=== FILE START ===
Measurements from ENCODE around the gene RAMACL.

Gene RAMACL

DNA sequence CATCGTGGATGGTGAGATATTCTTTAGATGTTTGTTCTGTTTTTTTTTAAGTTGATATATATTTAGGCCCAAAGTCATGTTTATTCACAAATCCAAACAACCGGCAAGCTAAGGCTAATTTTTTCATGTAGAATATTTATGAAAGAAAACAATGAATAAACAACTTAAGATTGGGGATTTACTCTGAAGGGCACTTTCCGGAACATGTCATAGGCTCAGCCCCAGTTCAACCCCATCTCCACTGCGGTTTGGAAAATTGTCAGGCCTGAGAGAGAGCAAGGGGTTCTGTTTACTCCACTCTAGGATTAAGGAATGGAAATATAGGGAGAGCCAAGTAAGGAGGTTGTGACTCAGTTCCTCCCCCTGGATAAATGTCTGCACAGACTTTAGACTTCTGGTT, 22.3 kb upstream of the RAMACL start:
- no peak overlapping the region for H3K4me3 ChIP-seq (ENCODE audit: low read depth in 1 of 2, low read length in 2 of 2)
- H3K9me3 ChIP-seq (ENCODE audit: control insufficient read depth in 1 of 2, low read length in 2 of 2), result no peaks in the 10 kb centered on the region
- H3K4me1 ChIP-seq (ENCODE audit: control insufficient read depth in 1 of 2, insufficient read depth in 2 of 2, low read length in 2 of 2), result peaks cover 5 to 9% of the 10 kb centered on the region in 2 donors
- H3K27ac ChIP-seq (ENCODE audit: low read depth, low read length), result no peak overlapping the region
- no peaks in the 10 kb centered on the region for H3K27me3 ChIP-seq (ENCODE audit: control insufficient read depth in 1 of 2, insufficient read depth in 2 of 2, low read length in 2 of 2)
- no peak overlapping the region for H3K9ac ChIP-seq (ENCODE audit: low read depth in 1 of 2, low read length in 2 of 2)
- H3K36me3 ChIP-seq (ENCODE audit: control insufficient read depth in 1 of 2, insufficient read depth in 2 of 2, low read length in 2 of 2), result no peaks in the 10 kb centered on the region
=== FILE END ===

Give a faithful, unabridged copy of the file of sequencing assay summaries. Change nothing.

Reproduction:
Measurements from ENCODE around the gene RAMACL.

Gene RAMACL

DNA sequence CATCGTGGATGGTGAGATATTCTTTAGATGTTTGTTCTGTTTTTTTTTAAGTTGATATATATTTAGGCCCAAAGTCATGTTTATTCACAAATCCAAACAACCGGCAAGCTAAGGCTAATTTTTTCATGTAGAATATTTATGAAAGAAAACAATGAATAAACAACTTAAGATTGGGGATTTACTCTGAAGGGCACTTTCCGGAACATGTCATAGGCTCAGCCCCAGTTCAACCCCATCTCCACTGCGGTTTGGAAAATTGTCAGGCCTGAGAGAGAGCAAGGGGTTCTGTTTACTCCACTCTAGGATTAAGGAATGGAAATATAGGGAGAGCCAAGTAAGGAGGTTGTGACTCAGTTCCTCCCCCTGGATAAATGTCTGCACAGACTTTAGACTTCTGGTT, 22.3 kb upstream of the RAMACL start:
- no peak overlapping the region for H3K4me3 ChIP-seq (ENCODE audit: low read depth in 1 of 2, low read length in 2 of 2)
- H3K9me3 ChIP-seq (ENCODE audit: control insufficient read depth in 1 of 2, low read length in 2 of 2), result no peaks in the 10 kb centered on the region
- H3K4me1 ChIP-seq (ENCODE audit: control insufficient read depth in 1 of 2, insufficient read depth in 2 of 2, low read length in 2 of 2), result peaks cover 5 to 9% of the 10 kb centered on the region in 2 donors
- H3K27ac ChIP-seq (ENCODE audit: low read depth, low read length), result no peak overlapping the region
- no peaks in the 10 kb centered on the region for H3K27me3 ChIP-seq (ENCODE audit: control insufficient read depth in 1 of 2, insufficient read depth in 2 of 2, low read length in 2 of 2)
- no peak overlapping the region for H3K9ac ChIP-seq (ENCODE audit: low read depth in 1 of 2, low read length in 2 of 2)
- H3K36me3 ChIP-seq (ENCODE audit: control insufficient read depth in 1 of 2, insufficient read depth in 2 of 2, low read length in 2 of 2), result no peaks in the 10 kb centered on the region